[First three photos my own.]
With January 24 being Edith Wharton's 150th birthday, I decided to pull some of her books off my shelves.
The 21st-century reprint of Wharton's 1907 Italian Villas and Their Gardens -- the book's design and its text -- could be a great source of inspiration for an event, following designer Matthew Robbins' lead. (If you looked at Monday's post, you saw how he uses visually interesting, meaningful objects as jumping off points in his work.)
[Wharton's copies of her own books. Image via The Mount.]
Personally, I'm so drawn to the old, original editions -- books bound in solid-color cloth or leather during Wharton's own era. But contemporary books typically need to be sold with dust jackets and recent editions of her work published by The Mount Press and Rizzoli have beautiful covers that relate in some way to the earlier copies: an 18th-century Italian brocade reflecting Wharton's passion for design was used for the garden book's reissue jacket while the The Decoration of Houses now has a fab marbled cover based on the 1897 classic's end papers.
[Iron garden urn from Circa Antiques. These napkins from Jayson Home and Garden relate nicely to the cover even if they don't exactly feel Wharton-esque.]
[Goryeo dynasty (918–1392) late 12th century Korean stoneware bottle with reverse-inlaid decoration of peony leaves under celadon glaze. The Metropolitan Museum of Art.]
Using the Italian fabric as a color guide (and taking a lot of poetic license), it would be fun to hit The Cathedral Antiques Show, the NYBG Antique Garden Furniture Show and Sale, The Antiques and Garden Show of Nashville, or maybe just the neighborhood GW looking for old pots and containers. I'd love to spot some sort of doppleganger for The Met's spectacular little celadon bottle, pictured above, along with big, earthy heavily patinaed urns; stone would be most in keeping with the book. Clipped, blossom-free gardens dominate Wharton's Italian focus but I probably couldn't resist echoing the golds, rusts, and yellow-greens in the fabric with looser fresh leaves and just a few flowers.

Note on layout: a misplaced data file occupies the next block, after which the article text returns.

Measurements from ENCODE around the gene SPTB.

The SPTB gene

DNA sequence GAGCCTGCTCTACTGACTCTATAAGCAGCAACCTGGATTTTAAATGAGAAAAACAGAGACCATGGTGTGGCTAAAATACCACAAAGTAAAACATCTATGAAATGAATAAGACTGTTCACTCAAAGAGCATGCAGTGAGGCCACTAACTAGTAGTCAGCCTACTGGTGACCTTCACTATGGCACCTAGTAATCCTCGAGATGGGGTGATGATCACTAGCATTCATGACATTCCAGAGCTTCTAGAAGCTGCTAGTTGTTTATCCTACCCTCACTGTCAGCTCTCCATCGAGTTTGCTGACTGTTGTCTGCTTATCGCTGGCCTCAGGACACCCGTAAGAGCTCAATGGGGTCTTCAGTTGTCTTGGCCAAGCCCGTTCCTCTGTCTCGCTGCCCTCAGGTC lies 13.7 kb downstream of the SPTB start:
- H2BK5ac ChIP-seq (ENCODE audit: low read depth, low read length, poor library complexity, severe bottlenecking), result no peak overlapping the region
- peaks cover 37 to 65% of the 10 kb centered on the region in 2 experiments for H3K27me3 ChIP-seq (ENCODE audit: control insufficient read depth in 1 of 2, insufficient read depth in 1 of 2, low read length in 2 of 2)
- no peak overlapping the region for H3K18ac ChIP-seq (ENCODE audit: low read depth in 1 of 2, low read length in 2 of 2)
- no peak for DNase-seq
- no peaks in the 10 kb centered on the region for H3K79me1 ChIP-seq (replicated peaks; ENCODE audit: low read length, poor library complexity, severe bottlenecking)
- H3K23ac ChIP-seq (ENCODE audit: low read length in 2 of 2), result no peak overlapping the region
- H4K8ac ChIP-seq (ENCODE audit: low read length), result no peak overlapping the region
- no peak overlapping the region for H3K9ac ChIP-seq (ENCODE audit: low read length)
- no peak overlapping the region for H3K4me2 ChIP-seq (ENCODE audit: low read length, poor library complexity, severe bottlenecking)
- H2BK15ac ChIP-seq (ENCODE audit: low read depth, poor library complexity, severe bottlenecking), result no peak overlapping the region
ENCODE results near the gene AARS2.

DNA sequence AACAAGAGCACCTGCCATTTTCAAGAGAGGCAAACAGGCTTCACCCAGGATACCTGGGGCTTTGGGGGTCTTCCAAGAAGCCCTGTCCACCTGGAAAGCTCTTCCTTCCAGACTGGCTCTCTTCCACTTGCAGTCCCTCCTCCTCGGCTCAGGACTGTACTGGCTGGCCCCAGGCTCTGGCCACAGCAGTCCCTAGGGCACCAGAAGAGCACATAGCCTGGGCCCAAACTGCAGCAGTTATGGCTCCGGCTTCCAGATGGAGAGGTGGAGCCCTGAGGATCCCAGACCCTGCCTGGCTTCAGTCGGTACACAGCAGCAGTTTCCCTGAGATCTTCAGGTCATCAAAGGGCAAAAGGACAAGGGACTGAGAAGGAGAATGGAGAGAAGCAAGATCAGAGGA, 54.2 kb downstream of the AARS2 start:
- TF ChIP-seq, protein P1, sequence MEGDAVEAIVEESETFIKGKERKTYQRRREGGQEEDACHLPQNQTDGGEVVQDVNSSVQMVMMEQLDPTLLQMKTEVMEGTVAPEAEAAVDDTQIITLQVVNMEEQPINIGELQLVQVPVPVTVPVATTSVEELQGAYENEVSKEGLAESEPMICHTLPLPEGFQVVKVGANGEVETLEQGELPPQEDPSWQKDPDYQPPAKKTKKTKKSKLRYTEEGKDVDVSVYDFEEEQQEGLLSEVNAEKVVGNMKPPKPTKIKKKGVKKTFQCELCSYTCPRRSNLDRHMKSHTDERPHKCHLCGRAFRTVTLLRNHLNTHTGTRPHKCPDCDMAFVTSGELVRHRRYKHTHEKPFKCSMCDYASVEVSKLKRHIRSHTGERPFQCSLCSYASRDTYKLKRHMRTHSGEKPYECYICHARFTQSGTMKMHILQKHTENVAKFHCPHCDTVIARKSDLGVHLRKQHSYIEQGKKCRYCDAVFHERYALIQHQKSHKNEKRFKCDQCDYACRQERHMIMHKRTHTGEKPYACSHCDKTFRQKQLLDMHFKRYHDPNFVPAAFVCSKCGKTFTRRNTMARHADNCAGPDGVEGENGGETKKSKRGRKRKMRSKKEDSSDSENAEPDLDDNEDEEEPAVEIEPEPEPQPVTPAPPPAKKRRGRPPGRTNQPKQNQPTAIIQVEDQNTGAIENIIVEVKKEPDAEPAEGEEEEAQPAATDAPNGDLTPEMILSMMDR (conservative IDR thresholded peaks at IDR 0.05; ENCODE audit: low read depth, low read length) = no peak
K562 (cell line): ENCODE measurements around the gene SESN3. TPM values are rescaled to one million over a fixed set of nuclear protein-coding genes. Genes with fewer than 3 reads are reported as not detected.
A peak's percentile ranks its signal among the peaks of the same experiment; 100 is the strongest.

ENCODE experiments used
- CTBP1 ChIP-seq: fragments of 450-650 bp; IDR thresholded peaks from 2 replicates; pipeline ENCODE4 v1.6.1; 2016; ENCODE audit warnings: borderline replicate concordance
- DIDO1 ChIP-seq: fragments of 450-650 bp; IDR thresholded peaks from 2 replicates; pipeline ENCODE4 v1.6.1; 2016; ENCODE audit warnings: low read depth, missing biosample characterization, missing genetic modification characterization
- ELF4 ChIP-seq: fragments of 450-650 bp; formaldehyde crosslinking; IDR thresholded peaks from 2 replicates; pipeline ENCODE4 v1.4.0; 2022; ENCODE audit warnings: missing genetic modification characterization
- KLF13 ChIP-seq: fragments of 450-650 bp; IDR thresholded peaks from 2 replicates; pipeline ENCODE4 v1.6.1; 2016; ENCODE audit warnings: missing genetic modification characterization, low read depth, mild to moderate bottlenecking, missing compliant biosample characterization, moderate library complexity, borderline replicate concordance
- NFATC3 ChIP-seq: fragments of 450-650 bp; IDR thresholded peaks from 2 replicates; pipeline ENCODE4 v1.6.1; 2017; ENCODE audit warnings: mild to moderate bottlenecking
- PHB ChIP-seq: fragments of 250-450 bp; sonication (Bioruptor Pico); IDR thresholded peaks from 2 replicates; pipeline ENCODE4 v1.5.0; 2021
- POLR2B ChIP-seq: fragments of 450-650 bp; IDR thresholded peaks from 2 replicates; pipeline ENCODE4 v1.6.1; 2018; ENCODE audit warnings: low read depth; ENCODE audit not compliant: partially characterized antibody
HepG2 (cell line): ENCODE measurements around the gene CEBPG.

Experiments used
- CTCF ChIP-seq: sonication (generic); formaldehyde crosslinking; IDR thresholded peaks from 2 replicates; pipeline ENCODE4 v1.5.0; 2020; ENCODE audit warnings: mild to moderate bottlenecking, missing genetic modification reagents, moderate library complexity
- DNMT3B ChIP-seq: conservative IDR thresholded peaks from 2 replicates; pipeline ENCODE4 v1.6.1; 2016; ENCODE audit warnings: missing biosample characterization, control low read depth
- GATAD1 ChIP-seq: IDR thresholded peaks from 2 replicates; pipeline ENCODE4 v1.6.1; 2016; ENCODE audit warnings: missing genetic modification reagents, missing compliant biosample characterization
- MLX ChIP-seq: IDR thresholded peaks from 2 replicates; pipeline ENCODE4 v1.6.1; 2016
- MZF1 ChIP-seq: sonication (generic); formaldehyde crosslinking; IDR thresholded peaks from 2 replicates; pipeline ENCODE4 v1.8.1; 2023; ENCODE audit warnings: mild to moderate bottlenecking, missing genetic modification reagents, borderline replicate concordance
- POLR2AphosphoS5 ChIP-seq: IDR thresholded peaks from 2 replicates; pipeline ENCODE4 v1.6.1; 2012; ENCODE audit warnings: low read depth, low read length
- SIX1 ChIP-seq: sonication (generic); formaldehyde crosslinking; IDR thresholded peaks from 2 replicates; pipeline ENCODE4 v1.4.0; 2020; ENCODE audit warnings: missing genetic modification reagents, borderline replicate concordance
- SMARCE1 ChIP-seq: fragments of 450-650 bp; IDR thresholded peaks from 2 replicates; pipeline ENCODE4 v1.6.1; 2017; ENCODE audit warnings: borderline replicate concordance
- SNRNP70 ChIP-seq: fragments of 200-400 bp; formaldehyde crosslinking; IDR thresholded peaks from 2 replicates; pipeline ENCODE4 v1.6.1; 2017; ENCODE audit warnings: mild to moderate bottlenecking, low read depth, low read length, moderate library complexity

[Image via Martha Stewart.]
Although Wharton apparently wasn't wild about Maxfield Parrish's illustrations for Italian Villas and Their Gardens, his scenes of the countryside could still be a source of inspiration.
Below, moving away from Italy and back to the States.
[Clematis and Virginia creeper at The Mount by David Dashiell.]
[Exterior view, near The Mount's forecourt. Image via The Mount.]
The Mount, Wharton's 1901 house and personal design laboratory in the Berkshires is today open to the public as a cultural and literary center. (In case you are wondering, it still can be rented for weddings with proceeds helping to sustain the institution.) Here contemporary personalities ranging from Downton Abbey screenwriter, Julian Fellowes, to actress and writer Mindy Kaling reference the Gilded Age author. And to celebrate Wharton's 150th, The Mount is kicking off a series of festivities with a special birthday open house on Saturday, January 28 from 4 to 7 p.m. This happening is free.
[My copy of the garden book sans dust jacket.]
Before that, on January 26, a marathon reading of The House of Mirth is scheduled to begin with Pulitzer Prize-winning author Jennifer Egan at the Center for Fiction, located in New York at 17 East 47th Street. Details here.